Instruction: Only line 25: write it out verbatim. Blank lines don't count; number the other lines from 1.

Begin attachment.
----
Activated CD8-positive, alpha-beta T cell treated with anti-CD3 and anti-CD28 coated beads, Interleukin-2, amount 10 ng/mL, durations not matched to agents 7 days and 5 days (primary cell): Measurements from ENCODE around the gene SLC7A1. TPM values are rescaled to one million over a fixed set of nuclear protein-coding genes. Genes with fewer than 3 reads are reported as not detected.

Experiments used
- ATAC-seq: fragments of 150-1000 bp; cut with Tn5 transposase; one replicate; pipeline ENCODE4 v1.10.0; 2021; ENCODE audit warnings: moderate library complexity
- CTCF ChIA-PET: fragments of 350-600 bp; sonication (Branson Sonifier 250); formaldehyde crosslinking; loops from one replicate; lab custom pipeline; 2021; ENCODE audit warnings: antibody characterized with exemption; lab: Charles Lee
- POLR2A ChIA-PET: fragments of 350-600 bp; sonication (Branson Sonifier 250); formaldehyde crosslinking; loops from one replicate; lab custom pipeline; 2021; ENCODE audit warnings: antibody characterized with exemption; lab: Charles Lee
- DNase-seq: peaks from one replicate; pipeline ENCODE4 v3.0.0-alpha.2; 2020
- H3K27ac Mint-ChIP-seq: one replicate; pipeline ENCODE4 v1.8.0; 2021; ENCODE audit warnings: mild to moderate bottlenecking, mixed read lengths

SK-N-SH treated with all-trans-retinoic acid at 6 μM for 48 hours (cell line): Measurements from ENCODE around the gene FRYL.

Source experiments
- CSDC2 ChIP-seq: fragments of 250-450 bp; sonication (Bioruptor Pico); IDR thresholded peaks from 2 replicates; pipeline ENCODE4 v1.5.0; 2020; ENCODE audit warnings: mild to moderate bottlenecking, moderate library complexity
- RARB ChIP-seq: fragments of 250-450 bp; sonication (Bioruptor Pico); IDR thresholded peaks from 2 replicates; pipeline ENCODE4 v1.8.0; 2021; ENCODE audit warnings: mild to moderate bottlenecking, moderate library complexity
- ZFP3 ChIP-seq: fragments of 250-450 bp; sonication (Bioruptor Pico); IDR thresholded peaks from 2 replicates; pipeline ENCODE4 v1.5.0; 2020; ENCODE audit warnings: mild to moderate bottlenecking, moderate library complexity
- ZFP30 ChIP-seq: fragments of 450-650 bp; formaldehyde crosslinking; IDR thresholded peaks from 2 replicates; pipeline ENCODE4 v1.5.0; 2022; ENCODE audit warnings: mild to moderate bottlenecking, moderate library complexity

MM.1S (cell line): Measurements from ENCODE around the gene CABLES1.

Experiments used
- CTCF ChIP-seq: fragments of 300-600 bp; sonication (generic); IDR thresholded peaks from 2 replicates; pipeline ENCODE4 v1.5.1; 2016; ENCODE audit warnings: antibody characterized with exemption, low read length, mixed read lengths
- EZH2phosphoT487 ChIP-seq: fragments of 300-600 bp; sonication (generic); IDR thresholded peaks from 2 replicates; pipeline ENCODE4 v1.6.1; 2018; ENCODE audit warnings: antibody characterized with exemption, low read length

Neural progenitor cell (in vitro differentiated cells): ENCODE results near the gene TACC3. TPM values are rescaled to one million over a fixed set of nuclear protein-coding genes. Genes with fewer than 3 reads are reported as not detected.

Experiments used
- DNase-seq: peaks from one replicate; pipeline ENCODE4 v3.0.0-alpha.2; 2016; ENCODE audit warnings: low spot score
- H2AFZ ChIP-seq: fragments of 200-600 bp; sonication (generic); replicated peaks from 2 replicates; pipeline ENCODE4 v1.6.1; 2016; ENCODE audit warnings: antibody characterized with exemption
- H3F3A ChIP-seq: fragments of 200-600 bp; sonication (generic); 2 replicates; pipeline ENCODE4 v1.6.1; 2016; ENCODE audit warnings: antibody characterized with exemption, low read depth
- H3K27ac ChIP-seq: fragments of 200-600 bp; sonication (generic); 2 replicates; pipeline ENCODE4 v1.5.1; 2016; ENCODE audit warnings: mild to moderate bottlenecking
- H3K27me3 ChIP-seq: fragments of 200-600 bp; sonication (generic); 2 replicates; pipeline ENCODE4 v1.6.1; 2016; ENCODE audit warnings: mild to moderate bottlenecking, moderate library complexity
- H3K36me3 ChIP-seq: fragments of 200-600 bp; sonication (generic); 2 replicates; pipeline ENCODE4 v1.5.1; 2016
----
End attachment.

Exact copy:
- H3K36me3 ChIP-seq: fragments of 200-600 bp; sonication (generic); 2 replicates; pipeline ENCODE4 v1.5.1; 2016